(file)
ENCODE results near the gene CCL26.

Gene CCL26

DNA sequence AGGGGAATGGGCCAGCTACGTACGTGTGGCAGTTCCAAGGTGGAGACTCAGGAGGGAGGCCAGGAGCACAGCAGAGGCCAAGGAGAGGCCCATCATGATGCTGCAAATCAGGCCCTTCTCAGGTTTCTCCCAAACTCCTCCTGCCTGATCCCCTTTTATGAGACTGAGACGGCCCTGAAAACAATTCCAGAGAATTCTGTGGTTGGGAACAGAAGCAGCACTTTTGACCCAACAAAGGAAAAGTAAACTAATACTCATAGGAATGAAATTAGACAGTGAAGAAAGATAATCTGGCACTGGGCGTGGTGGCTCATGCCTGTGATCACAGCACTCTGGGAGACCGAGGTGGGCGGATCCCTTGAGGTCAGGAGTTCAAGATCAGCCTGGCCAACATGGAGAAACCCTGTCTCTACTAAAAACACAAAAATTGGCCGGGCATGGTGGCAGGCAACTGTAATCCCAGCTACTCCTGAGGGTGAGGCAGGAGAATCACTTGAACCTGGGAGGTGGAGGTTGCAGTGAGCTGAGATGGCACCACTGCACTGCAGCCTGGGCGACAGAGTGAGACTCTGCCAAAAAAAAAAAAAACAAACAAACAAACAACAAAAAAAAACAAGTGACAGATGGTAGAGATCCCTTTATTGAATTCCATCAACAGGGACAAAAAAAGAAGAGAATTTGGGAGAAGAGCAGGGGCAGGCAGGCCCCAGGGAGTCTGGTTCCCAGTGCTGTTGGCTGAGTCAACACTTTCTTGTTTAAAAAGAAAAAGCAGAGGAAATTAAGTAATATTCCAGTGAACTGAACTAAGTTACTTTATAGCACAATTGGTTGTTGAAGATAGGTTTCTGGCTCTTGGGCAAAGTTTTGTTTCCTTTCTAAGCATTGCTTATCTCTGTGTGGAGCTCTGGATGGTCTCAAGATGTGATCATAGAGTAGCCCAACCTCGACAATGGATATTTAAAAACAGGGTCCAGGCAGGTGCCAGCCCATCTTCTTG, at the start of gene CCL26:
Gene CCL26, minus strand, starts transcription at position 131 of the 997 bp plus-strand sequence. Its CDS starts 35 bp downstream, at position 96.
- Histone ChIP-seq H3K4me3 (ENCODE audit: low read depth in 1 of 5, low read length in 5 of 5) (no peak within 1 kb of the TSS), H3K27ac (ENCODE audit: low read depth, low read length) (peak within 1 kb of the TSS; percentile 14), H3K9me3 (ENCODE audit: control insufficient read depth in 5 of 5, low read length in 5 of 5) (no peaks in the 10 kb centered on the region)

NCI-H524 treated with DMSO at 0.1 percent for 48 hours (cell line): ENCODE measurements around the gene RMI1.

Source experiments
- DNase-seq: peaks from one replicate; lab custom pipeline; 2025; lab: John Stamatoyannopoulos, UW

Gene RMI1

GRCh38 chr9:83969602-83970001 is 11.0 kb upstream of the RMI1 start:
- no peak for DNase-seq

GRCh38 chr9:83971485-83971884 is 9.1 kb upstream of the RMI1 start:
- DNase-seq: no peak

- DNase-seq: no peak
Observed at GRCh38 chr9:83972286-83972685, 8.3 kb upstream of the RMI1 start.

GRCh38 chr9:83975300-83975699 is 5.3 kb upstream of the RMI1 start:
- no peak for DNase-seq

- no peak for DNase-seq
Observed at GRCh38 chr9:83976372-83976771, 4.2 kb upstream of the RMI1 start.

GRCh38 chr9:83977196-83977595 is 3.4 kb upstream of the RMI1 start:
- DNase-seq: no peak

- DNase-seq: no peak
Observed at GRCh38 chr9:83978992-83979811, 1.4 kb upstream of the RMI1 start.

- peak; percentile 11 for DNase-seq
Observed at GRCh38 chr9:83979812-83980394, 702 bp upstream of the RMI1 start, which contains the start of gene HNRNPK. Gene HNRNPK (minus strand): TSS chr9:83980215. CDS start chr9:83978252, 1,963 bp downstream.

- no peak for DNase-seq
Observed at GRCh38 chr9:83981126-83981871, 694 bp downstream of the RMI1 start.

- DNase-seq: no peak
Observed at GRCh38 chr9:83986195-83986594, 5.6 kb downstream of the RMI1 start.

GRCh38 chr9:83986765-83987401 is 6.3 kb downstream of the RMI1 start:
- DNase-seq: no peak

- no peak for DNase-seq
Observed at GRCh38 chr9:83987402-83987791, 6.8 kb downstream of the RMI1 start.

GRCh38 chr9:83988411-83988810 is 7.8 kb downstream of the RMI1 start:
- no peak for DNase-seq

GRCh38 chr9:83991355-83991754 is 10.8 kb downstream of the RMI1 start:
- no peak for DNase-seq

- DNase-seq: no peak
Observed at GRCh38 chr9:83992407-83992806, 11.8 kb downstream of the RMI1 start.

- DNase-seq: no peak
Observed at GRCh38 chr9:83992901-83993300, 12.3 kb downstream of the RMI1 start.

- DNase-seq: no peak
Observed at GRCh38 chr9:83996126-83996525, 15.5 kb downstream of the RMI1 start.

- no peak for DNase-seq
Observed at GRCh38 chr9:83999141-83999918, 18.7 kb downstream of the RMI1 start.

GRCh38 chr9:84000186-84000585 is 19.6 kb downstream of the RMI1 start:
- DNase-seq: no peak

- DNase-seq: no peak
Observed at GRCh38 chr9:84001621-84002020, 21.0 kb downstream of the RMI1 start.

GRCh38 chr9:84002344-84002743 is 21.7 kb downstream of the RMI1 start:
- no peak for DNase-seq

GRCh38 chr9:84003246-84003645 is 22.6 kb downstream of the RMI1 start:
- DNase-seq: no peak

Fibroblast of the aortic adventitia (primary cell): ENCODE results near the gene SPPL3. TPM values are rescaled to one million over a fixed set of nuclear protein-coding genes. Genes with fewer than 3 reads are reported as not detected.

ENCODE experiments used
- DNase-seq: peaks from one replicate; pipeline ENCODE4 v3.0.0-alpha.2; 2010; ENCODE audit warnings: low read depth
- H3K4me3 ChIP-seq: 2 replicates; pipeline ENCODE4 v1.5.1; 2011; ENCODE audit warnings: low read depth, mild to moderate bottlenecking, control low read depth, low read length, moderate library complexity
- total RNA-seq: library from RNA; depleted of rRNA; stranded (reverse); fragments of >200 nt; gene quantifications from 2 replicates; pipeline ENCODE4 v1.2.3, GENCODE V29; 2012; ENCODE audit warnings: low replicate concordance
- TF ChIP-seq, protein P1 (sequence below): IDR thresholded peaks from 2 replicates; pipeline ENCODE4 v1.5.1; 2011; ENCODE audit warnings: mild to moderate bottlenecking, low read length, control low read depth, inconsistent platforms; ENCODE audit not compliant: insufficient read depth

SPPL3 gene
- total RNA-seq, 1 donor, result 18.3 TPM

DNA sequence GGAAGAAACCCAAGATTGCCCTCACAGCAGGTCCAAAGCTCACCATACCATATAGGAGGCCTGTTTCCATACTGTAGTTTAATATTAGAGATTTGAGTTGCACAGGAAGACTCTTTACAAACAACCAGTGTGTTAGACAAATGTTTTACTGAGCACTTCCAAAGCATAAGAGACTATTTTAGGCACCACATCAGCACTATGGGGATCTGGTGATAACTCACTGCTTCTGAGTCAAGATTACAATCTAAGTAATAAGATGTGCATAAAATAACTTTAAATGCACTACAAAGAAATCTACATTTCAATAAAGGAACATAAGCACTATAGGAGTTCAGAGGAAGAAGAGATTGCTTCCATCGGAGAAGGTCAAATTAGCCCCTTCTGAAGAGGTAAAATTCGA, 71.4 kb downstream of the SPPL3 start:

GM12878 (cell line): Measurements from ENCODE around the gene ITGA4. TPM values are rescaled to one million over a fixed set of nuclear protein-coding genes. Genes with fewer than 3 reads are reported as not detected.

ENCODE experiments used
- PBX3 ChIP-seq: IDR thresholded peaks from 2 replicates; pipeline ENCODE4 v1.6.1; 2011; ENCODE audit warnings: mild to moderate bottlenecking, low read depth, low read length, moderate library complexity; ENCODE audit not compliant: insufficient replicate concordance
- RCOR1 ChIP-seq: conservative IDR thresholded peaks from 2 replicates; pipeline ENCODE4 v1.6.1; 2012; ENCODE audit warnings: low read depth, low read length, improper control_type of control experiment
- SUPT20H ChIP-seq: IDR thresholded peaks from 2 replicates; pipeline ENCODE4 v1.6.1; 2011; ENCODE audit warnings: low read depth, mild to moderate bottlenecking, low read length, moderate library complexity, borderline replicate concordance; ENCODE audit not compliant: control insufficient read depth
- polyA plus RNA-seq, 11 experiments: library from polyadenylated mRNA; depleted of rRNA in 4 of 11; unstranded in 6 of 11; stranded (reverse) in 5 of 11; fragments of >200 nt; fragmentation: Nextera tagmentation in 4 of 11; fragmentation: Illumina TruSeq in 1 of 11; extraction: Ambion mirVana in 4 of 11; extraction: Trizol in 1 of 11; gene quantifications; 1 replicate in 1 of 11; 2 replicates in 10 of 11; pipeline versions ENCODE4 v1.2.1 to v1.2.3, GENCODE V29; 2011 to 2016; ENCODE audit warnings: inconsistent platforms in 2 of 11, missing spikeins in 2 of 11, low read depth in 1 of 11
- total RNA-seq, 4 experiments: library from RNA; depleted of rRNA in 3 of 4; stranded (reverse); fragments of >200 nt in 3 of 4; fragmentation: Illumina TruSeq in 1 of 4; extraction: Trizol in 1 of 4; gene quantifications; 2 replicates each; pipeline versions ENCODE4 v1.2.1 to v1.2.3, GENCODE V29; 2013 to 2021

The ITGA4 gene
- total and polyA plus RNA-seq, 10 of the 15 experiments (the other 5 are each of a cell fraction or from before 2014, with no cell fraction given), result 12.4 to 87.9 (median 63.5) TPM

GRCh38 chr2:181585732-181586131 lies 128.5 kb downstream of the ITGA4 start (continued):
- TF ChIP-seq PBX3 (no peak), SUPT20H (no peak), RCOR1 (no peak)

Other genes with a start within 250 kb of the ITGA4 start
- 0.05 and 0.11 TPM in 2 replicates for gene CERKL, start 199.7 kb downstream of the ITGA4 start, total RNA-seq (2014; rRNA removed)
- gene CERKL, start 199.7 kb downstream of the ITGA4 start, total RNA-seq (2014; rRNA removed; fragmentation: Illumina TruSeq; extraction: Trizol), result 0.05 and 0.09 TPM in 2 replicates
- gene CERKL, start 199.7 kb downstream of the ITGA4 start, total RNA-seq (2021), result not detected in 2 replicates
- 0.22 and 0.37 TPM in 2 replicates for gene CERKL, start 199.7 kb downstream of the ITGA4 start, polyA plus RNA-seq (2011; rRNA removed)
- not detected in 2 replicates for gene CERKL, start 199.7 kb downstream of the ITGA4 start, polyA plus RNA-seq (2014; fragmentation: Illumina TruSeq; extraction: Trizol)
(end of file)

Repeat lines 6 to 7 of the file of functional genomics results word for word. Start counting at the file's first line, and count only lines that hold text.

NCI-H524 treated with DMSO at 0.1 percent for 48 hours (cell line): ENCODE measurements around the gene RMI1.

Source experiments